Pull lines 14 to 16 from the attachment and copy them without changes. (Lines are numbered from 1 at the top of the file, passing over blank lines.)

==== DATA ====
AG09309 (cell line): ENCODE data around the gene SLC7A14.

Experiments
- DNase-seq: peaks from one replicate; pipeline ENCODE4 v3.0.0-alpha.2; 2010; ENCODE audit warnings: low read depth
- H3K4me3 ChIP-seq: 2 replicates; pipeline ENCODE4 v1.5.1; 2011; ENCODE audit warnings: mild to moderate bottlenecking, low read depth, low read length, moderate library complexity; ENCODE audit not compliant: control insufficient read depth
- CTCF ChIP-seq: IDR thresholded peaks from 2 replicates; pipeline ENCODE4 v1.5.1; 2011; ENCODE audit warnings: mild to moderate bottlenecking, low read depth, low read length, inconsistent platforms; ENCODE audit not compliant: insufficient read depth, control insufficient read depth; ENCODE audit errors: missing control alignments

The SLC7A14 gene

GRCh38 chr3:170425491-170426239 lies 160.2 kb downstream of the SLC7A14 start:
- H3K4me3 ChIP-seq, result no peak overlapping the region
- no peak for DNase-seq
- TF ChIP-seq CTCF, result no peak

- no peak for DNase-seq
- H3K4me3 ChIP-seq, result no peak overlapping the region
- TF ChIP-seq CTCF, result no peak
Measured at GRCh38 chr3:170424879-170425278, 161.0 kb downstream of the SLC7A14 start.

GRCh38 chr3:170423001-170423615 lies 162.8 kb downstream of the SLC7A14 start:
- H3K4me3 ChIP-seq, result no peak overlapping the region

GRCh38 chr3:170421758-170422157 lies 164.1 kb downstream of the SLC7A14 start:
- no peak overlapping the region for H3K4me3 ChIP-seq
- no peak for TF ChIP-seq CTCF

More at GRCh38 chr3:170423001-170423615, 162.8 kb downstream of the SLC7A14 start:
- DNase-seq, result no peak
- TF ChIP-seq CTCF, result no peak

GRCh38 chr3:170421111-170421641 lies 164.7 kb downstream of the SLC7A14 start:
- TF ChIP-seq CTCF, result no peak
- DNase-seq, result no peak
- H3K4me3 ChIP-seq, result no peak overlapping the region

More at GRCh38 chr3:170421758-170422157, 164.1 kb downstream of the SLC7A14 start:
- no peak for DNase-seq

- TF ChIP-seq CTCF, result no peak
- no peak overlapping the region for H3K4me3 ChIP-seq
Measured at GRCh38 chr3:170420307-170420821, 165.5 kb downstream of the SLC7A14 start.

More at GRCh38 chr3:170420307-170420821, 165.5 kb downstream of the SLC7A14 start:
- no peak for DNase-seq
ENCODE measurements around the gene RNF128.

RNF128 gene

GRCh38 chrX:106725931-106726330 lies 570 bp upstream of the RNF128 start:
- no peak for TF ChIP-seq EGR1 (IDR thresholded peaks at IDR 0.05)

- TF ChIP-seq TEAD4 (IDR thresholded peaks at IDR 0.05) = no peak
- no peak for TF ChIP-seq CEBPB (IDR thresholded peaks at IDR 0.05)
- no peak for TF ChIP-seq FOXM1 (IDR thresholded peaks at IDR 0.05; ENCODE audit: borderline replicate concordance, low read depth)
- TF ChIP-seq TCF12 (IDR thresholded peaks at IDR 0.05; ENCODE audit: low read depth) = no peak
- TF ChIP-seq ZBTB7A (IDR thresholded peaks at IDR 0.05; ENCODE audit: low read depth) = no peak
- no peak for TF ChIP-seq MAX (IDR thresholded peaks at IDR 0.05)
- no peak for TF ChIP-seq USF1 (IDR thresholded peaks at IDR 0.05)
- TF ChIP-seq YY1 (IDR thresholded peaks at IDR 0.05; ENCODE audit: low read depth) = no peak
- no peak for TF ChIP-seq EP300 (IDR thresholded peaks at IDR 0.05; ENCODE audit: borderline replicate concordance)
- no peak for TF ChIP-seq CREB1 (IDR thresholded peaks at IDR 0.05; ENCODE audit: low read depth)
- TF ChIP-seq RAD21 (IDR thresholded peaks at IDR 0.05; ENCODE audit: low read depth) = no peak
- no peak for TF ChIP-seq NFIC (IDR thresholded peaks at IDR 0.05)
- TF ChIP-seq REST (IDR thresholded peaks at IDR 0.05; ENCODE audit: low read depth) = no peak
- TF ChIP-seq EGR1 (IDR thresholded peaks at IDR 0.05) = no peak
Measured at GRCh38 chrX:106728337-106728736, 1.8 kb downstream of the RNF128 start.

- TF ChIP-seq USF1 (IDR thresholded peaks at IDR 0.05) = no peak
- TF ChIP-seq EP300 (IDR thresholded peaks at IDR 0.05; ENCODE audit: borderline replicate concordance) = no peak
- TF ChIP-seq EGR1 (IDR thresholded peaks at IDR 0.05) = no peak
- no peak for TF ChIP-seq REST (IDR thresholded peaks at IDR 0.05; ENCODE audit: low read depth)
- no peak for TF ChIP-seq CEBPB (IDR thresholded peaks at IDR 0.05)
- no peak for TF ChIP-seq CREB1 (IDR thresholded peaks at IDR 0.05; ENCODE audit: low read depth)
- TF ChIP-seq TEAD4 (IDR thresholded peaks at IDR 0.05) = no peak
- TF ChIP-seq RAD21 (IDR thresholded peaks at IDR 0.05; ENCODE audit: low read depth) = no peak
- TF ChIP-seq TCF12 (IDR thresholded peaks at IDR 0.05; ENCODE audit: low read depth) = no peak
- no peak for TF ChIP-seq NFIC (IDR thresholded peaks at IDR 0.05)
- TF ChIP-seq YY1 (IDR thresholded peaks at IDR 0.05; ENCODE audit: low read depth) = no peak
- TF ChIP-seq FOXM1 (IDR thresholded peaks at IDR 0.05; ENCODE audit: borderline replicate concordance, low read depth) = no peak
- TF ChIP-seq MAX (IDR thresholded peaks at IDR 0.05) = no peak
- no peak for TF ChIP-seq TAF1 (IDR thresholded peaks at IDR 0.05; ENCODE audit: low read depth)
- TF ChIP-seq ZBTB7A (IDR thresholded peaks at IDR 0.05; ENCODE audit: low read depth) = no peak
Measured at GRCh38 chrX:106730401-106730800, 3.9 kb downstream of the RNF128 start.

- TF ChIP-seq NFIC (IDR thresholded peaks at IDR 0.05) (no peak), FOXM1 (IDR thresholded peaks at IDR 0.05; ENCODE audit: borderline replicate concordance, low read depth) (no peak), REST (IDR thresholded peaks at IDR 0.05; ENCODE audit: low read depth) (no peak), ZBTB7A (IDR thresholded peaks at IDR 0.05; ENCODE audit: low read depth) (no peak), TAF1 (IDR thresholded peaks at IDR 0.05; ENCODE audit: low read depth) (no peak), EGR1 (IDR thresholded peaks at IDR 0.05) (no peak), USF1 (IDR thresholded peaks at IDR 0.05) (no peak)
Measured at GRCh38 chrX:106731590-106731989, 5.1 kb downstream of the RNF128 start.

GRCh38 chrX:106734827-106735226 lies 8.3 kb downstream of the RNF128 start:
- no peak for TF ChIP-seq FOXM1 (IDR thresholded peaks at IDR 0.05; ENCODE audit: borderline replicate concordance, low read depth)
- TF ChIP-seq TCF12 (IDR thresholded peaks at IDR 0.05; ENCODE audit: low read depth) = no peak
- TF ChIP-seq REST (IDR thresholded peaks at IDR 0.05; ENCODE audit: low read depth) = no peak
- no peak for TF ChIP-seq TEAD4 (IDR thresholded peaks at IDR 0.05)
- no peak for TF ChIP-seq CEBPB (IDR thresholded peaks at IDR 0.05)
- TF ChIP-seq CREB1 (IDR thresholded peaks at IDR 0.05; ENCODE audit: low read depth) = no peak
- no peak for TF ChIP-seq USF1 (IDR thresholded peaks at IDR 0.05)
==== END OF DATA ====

Measured at GRCh38 chr3:170424879-170425278, 161.0 kb downstream of the SLC7A14 start.

GRCh38 chr3:170423001-170423615 lies 162.8 kb downstream of the SLC7A14 start:
- H3K4me3 ChIP-seq, result no peak overlapping the region